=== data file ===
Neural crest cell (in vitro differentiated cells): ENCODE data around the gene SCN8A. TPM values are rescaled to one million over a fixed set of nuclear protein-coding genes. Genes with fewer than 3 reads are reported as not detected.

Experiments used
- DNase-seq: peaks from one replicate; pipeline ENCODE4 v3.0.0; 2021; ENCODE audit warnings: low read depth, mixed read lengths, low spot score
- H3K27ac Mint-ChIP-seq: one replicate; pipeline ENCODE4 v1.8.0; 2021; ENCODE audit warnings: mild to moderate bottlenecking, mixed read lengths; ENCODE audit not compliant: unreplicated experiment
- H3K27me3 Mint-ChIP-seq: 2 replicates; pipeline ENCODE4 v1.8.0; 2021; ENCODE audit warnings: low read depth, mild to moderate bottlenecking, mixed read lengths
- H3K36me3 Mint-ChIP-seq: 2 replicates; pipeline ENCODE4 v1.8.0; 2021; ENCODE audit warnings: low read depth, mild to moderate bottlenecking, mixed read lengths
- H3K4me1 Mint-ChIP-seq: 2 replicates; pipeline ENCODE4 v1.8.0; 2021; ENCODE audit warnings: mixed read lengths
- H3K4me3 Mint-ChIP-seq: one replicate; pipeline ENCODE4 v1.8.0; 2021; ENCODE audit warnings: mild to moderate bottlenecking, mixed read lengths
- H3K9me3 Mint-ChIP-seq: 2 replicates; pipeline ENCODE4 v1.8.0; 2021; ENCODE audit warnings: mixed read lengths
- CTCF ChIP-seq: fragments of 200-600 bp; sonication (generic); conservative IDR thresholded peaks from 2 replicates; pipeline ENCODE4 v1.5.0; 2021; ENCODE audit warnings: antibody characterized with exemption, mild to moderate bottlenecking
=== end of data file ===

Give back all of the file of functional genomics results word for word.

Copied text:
Neural crest cell (in vitro differentiated cells): ENCODE data around the gene SCN8A. TPM values are rescaled to one million over a fixed set of nuclear protein-coding genes. Genes with fewer than 3 reads are reported as not detected.

Experiments used
- DNase-seq: peaks from one replicate; pipeline ENCODE4 v3.0.0; 2021; ENCODE audit warnings: low read depth, mixed read lengths, low spot score
- H3K27ac Mint-ChIP-seq: one replicate; pipeline ENCODE4 v1.8.0; 2021; ENCODE audit warnings: mild to moderate bottlenecking, mixed read lengths; ENCODE audit not compliant: unreplicated experiment
- H3K27me3 Mint-ChIP-seq: 2 replicates; pipeline ENCODE4 v1.8.0; 2021; ENCODE audit warnings: low read depth, mild to moderate bottlenecking, mixed read lengths
- H3K36me3 Mint-ChIP-seq: 2 replicates; pipeline ENCODE4 v1.8.0; 2021; ENCODE audit warnings: low read depth, mild to moderate bottlenecking, mixed read lengths
- H3K4me1 Mint-ChIP-seq: 2 replicates; pipeline ENCODE4 v1.8.0; 2021; ENCODE audit warnings: mixed read lengths
- H3K4me3 Mint-ChIP-seq: one replicate; pipeline ENCODE4 v1.8.0; 2021; ENCODE audit warnings: mild to moderate bottlenecking, mixed read lengths
- H3K9me3 Mint-ChIP-seq: 2 replicates; pipeline ENCODE4 v1.8.0; 2021; ENCODE audit warnings: mixed read lengths
- CTCF ChIP-seq: fragments of 200-600 bp; sonication (generic); conservative IDR thresholded peaks from 2 replicates; pipeline ENCODE4 v1.5.0; 2021; ENCODE audit warnings: antibody characterized with exemption, mild to moderate bottlenecking